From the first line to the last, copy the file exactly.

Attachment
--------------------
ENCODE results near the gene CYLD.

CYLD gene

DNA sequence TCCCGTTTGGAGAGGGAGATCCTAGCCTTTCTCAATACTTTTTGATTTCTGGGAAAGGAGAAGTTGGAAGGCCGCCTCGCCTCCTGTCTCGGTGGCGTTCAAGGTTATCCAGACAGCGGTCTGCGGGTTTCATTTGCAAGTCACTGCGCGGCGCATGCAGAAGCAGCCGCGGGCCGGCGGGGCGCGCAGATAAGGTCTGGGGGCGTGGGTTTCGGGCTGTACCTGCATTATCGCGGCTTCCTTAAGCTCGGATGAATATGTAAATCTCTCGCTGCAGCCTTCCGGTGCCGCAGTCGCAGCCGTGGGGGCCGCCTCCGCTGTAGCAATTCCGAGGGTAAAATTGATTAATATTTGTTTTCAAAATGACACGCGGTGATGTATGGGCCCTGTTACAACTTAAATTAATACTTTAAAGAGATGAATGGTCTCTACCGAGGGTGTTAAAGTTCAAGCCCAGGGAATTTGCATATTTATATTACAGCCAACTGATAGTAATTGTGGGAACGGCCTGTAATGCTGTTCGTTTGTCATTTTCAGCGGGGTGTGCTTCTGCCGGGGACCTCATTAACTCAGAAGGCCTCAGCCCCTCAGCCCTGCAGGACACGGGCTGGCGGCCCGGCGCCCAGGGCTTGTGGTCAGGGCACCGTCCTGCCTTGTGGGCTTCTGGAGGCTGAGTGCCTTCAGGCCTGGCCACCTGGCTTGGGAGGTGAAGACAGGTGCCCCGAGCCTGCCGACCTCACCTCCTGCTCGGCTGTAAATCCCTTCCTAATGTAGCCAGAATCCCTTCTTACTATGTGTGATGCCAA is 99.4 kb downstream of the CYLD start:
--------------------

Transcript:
ENCODE results near the gene CYLD.

CYLD gene

DNA sequence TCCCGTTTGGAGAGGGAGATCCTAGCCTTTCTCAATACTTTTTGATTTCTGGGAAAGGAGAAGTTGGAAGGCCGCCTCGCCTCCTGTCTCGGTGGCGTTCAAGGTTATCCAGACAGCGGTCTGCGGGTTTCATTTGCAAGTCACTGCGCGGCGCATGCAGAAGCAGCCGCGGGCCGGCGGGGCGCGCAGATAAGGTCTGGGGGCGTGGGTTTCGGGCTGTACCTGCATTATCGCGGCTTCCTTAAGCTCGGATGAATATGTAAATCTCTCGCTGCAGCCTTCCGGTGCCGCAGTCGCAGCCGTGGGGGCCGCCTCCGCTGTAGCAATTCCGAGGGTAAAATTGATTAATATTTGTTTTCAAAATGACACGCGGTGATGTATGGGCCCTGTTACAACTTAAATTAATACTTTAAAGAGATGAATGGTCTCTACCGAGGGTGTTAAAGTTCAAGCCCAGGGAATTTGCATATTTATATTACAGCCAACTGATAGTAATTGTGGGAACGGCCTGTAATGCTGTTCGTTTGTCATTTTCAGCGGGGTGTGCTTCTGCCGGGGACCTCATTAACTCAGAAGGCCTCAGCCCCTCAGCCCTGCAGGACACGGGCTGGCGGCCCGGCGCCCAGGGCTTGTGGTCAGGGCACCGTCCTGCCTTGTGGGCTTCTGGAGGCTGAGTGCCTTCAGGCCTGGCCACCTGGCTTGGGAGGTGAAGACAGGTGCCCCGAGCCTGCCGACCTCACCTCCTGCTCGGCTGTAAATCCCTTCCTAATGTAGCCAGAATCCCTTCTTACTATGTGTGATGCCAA is 99.4 kb downstream of the CYLD start: